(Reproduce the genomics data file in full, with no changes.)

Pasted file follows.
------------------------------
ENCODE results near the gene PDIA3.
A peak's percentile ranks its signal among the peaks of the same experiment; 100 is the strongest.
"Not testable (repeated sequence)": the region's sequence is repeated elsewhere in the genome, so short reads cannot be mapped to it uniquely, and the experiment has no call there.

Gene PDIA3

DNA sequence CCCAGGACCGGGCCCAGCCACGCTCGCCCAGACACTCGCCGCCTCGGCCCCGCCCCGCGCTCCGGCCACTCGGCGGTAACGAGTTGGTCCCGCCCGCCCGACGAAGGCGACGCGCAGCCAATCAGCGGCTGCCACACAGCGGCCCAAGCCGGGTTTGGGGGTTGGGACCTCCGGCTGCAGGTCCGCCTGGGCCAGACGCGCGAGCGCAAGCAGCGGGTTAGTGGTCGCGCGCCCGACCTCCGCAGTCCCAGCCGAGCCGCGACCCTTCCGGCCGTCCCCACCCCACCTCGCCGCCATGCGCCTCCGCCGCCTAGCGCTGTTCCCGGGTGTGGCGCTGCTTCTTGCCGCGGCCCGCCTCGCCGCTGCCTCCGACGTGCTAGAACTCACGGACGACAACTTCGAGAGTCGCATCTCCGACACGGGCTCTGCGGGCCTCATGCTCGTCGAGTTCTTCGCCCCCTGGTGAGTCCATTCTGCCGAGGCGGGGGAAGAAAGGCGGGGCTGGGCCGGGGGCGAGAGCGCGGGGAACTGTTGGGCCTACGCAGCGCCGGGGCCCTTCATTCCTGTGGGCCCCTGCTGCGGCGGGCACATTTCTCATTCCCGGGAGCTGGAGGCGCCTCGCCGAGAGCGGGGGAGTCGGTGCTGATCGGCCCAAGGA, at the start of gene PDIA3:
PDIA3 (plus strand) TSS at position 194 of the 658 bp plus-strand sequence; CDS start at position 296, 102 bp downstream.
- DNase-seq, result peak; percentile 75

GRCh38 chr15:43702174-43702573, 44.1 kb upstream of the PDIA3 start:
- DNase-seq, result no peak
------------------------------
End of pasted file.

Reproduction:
ENCODE results near the gene PDIA3.
A peak's percentile ranks its signal among the peaks of the same experiment; 100 is the strongest.
"Not testable (repeated sequence)": the region's sequence is repeated elsewhere in the genome, so short reads cannot be mapped to it uniquely, and the experiment has no call there.

Gene PDIA3

DNA sequence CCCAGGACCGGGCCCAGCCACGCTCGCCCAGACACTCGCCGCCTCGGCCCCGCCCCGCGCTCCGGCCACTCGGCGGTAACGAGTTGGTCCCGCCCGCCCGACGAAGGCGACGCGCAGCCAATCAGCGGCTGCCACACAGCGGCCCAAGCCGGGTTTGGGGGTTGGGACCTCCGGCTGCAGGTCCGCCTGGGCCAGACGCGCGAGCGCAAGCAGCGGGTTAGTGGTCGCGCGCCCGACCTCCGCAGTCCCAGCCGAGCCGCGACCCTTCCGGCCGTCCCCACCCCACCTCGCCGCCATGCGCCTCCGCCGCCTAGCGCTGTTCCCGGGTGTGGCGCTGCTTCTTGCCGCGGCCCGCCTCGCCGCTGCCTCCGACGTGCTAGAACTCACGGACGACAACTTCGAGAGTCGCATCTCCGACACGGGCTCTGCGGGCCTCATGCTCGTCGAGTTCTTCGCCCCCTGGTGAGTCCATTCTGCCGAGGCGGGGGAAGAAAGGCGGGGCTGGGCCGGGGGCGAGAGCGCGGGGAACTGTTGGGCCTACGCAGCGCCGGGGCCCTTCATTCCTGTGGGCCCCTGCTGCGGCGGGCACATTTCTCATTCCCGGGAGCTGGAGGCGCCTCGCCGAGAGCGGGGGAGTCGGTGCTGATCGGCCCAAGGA, at the start of gene PDIA3:
PDIA3 (plus strand) TSS at position 194 of the 658 bp plus-strand sequence; CDS start at position 296, 102 bp downstream.
- DNase-seq, result peak; percentile 75

GRCh38 chr15:43702174-43702573, 44.1 kb upstream of the PDIA3 start:
- DNase-seq, result no peak